PubMed Abstract | CrossRef Full Text | Google Scholar

Ermilov, A. N., Olshevskaya, E. V., and Dizhoor, A. M. (2001). Instead of binding calcium, one of the EF-hand structures in guanylyl cyclase activating protein-2 is required for targeting photoreceptor guanylyl cyclase. J. Biol. Chem. 276, 48143–48148. doi: 10.1074/jbc.m107539200

PubMed Abstract | CrossRef Full Text | Google Scholar

Frins, S., Bönigk, W., Müller, F., Kellner, R., and Koch, K. W. (1996). Functional characterization of a guanylyl cyclase activating protein from vertebrate rods. Cloning, heterologous expression and localization. J. Biol. Chem. 271, 8022–8027. doi: 10.1074/jbc.271.14.8022

PubMed Abstract | CrossRef Full Text | Google Scholar

Gierke, P., Zhao, C., Bernstein, H. G., Noack, C., Anand, R., Heinemann, U., et al. (2008). Implication of neuronal Ca2+-sensor protein VILIP-1 in the glutamate hypothesis of schizophrenia. Neurobiol. Dis. 32, 162–175. doi: 10.1016/j.nbd.2008.07.008

PubMed Abstract | CrossRef Full Text | Google Scholar

Haynes, L. P., McCue, H. V., and Burgoyne, R. D. (2012). Evolution and functional diversity of the Calcium Binding Proteins (CaBPs). Front. Mol. Neurosci. 5:9. doi: 10.3389/fnmol.2012.00009

PubMed Abstract | CrossRef Full Text | Google Scholar

Hidaka, H., and Okazaki, K. (1993). Neurocalcin family: a novel calcium-binding protein abundant in bovine central nervous system. Neurosci. Res. 16, 73–77. doi: 10.1016/0168-0102(93)90074-z

PubMed Abstract | CrossRef Full Text | Google Scholar

Hughes, R. E., Brzovic, P. S., Dizhoor, A. M., Klevit, R. E., and Hurley, J. B. (1998). Ca2+-dependent conformational changes in bovine GCAP-2. Protein Sci. 7, 2675–2680. doi: 10.1002/pro.5560071222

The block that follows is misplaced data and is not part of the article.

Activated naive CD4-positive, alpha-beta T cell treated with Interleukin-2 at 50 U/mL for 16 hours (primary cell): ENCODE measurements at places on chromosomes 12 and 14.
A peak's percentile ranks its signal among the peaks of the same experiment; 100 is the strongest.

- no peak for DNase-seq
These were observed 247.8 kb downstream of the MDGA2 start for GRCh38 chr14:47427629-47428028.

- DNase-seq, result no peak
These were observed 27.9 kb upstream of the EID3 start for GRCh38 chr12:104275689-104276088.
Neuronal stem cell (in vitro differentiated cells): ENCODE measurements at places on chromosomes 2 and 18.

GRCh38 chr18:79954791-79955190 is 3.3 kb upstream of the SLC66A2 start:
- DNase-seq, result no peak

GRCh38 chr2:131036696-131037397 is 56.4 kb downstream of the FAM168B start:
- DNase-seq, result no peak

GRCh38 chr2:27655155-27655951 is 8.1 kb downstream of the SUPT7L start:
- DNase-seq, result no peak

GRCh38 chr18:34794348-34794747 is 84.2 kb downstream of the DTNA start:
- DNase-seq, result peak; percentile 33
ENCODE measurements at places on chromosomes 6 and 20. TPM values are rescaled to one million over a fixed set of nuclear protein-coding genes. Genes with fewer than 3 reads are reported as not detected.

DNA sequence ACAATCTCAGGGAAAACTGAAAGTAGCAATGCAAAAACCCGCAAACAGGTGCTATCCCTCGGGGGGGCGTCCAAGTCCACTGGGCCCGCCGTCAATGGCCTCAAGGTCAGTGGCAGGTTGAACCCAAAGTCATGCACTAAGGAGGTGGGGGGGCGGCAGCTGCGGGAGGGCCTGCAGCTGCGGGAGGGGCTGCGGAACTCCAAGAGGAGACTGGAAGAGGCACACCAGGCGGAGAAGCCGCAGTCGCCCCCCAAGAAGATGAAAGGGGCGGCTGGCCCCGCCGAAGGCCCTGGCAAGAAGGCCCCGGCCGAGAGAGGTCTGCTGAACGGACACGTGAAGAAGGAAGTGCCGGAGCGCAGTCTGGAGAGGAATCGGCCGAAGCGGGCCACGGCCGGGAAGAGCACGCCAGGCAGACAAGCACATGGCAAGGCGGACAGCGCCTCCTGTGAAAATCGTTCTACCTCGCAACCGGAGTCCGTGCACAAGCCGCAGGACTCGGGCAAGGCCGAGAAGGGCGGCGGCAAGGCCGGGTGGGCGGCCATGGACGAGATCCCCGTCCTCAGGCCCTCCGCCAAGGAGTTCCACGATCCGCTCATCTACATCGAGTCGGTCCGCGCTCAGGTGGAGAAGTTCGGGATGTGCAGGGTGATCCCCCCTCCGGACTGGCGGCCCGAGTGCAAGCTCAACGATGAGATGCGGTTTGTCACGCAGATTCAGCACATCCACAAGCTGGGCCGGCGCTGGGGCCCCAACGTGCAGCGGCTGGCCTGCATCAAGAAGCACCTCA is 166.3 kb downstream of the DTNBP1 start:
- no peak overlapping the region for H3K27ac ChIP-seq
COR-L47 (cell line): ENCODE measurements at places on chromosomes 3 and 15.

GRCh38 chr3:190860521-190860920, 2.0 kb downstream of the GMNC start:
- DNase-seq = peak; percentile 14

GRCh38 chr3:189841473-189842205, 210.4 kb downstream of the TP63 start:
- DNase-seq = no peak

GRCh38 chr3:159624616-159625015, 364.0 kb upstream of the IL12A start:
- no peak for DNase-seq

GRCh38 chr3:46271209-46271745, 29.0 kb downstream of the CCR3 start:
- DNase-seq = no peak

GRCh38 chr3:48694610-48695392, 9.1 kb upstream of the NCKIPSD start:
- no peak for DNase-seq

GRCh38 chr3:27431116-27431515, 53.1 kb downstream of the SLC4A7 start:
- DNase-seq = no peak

PubMed Abstract | CrossRef Full Text | Google Scholar

Hwang, J.-Y., and Koch, K.-W. (2002). Calcium- and myristoyl-dependent properties of guanylate cyclase-activating protein-1 and protein-2. Biochemistry 41, 13021–13028. doi: 10.1021/bi026618y

PubMed Abstract | CrossRef Full Text | Google Scholar

Ikura, M. (1996). Calcium binding and conformational response in EF-hand proteins. Trends Biochem. Sci. 21, 14–17. doi: 10.1016/s0968-0004(06)80021-6

PubMed Abstract | CrossRef Full Text | Google Scholar

Imanishi, Y., Yang, L., Sokal, I., Filipek, S., Palczewski, K., and Baehr, W. (2004). Diversity of guanylate cyclase-activating proteins (GCAPs) in teleost fish: characterization of three novel GCAPs (GCAP4, GCAP5, GCAP7) from zebrafish (Danio rerio) and prediction of eight GCAPs (GCAP1–8) in pufferfish (Fugu rubripes). J. Mol. Evol. 59, 204–217. doi: 10.1007/s00239-004-2614-y

PubMed Abstract | CrossRef Full Text | Google Scholar

Jiang, L., and Baehr, W. (2010). GCAP1 mutations associated with autosomal dominant cone dystrophy. Adv. Exp. Med. Biol. 664, 273–282. doi: 10.1007/978-1-4419-1399-9_31

PubMed Abstract | CrossRef Full Text | Google Scholar

Kawamura, S. (1993). Rhodopsin phosphorylation as a mechanism of cyclic GMP phosphodiesterase regulation by S-modulin. Nature 362, 855–857. doi: 10.1038/362855a0

PubMed Abstract | CrossRef Full Text | Google Scholar

Kawamura, S., and Murakami, M. (1991). Calcium-dependent regulation of cyclic GMP phosphodiesterase by a protein from frog retinal rods. Nature 349, 420–423. doi: 10.1038/349420a0

PubMed Abstract | CrossRef Full Text | Google Scholar

Kim, J., Shishido, T., Jiang, X., Aderem, A., and McLaughlin, S. (1994). Phosphorylation, high ionic strength and calmodulin reverse the binding of MARCKS to phospholipid vesicles. J. Biol. Chem. 269, 28214–28219.

PubMed Abstract | Google Scholar

Klenchin, V. A., Calvert, P. D., and Bownds, M. D. (1995). Inhibition of rhodopsin kinase by recoverin. Further evidence for a negative feedback system in phototransduction. J. Biol. Chem. 270, 16147–16152. doi: 10.1074/jbc.270.27.16147